Apple recently released the Apple iPad Pro – what I refer to as the Surface Pro-clone. I think Apple is realizing that people really need to work and the MacBook Air is too under powered for serious work while the Macbook Pro is too heavy to carry around – seriously! As for the iPad Air? Really you have to ask?

My daughter heard this comment:

“Why don’t you buy the iPad Pro? Sure it’s useless and expensive. But its cool!”

Enough said!

Microsoft Surface 3

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The gift-giving holiday wisked past me with my wife asking what I wanted for Christmas. I threw in the usual I want a new laptop. My current home computer,  Tabby, is six years old. For a laptop this is old! But Tabby still works ok. In fact I partitioned its 80GB hard drive and installed Windows XP Professional Tablet edition on the C Drive and Windows 7 Ultimate on Drive D. Both worked very well (side note: Win7 boots much faster than XP on this Celeron 800Mhz machine). Bear in mind that Tabby has a 1.2GB RAM (256MB base memory and 1GB on the expansion slot).

I do envy people using the iPhone not so much because of its sleek, cool design but because of what it represents – the opportunity to have a single device to make phone calls and also to do some light computing work – like micro-blogging. But for the type of work (video editing, writing, surfing like help – all at the same time) I do, the iPhone ain’t the slavehorse for me.

I thought about a Netbook. These devices are becoming more gorgeous the longer you hold on from buying one. The new Asus EeePC T91 for example is almost everything I want in a slavehorse except it is uses the Intel Atom processor – which for the uninitiated is not designed for anything beyond surfing the net, writing on a word processor, or watching a video – one at a time. The minute you load a game on a Netbook, it stops being a thing of beauty.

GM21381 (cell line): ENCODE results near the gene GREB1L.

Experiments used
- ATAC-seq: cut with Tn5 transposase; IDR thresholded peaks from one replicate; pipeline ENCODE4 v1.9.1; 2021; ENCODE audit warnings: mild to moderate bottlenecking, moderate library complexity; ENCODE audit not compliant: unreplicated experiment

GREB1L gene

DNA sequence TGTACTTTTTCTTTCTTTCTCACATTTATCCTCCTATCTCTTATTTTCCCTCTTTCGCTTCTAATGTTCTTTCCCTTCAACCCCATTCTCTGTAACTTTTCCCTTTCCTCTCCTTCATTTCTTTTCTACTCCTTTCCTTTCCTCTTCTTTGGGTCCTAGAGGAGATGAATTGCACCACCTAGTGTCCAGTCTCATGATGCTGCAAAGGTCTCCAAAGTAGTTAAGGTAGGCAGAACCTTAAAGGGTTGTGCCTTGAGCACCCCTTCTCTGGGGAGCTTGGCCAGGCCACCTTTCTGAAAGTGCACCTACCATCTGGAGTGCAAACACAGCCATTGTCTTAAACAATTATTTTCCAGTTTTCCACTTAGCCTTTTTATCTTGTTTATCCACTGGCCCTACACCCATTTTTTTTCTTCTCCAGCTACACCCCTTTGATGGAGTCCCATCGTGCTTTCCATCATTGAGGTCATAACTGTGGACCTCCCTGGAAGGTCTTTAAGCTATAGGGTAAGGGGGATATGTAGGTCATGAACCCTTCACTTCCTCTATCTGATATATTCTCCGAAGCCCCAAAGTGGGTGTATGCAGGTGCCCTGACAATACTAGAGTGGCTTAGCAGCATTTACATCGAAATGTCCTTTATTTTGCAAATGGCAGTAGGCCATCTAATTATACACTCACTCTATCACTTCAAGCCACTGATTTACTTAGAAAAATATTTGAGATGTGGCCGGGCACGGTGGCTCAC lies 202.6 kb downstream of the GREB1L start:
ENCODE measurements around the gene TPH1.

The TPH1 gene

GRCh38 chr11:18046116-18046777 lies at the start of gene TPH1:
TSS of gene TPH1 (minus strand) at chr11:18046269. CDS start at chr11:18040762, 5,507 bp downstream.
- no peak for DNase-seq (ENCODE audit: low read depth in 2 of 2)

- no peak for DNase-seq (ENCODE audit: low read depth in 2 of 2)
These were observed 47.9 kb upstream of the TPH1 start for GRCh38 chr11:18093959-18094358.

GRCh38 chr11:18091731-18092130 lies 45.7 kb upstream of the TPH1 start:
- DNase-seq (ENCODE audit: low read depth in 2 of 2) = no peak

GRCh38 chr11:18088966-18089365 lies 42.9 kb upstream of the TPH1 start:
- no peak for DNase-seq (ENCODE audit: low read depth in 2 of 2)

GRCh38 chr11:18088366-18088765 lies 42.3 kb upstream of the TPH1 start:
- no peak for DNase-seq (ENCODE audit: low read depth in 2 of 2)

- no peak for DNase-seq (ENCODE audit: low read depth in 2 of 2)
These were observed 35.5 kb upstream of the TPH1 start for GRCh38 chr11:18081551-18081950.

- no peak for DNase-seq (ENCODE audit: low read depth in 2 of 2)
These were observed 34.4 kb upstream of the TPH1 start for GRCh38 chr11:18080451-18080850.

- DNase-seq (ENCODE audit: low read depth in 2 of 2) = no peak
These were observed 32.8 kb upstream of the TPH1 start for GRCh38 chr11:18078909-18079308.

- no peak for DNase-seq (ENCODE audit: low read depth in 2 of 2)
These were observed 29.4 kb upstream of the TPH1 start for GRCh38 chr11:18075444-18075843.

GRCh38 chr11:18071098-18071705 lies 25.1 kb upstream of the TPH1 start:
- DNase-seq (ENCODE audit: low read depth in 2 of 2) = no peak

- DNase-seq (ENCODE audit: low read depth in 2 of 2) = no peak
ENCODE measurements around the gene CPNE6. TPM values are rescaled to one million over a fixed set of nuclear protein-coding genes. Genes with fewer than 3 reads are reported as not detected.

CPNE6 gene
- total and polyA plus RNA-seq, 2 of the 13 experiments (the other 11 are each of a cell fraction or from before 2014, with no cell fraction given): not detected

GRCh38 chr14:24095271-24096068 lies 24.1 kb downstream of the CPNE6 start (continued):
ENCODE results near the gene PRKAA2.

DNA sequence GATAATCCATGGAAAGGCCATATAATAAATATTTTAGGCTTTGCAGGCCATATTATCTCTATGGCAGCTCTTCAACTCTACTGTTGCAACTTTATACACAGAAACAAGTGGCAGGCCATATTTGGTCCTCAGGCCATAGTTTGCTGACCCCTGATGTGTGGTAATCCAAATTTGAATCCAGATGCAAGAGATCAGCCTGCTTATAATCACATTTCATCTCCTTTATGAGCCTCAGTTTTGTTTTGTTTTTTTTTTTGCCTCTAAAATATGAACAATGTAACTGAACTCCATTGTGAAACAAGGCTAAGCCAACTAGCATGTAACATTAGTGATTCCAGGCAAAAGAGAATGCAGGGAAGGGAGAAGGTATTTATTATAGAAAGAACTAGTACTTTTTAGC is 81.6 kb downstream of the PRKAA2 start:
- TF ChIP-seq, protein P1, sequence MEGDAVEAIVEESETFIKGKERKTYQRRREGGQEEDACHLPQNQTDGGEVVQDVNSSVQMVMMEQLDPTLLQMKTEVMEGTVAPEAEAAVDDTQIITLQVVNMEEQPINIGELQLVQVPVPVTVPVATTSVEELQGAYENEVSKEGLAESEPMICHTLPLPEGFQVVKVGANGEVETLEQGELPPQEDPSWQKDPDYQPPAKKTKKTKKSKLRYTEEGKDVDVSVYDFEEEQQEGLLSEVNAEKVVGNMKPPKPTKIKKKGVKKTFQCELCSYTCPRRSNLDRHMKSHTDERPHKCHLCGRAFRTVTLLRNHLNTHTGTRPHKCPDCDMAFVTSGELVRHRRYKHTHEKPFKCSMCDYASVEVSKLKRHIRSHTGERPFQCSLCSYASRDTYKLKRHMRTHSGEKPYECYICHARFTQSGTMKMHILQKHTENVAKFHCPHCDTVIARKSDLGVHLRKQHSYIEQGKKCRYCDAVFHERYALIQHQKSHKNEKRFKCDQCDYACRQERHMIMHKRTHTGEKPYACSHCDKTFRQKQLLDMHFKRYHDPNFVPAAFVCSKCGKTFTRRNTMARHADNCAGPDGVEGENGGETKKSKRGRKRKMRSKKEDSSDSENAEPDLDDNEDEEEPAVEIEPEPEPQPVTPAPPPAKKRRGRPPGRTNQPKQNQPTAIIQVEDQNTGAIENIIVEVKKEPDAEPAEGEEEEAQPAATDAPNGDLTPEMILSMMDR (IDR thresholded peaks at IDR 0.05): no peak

Mind you laptop prices are coming down faster than underwear. Today the cheapest laptop can be had for as low as HK$4,500 (US$576 ) – or about the price of a Sony Vaio P series (a slick Netbook but a Netbook nonetheless). But I am veering of course from this discussion.

What I want is something similar to what Sports Illustrated claims will be the new digital magazine of the future (read 2010 if you believe their advertisement). If you haven’t seen it, click here. I promise its going to knock your socks off.

Of course it probably needs a digitizer (pen and mouse) and a keyboard, plus a stand so I can look at it like a normal laptop while typing or editing videos.

Will this device really come out in 2010? Who knows? A lot of people are throwing their weight on the rumored Apple tablet due out in early 2010 (I say early because the months keep getting pushed back). But I don’t trust Apple to come up with a device that has everything you ever wanted plus more. Sure they could come up with a sleek new design that is generations ahead of everyone else is. But Apple also has a tendency to deliver just enough to wet your appetite and then force you to wait for the next generation for some of those features you wanted in the device at launch (Just look at the iPhone 3GS and its built-in camera -most smartphones come with 5 megapixels).

Apple also has a tendency to not include everything on the device on day one and built-in. Instead the vendor creates an ecosystem of add-on suppliers to give you the special digitizer, the superduper speakers, the pouch to carry your new toy, etc. So much new must-buy add-ons are tied to owning an Apple device purchase. Plus on top of that you are locked in to Apple technology the minute you get sucked in to buying one of its devices. Its just the way Apple works (Can you update your iPod music using software other than iTunes? I don’t think so).

I would love to see Microsoft Surface installed on a portable device. I think it has everything anyone would ever want in a computing device.

If only they could bring it down to a truly portable formfactor.

For now, I will hold off any new purchase and patiently wait for things to come. I just hope Armageddon doesn’t arrive until after I’ve tried my hands on the next best thing.

Happy New Year everyone!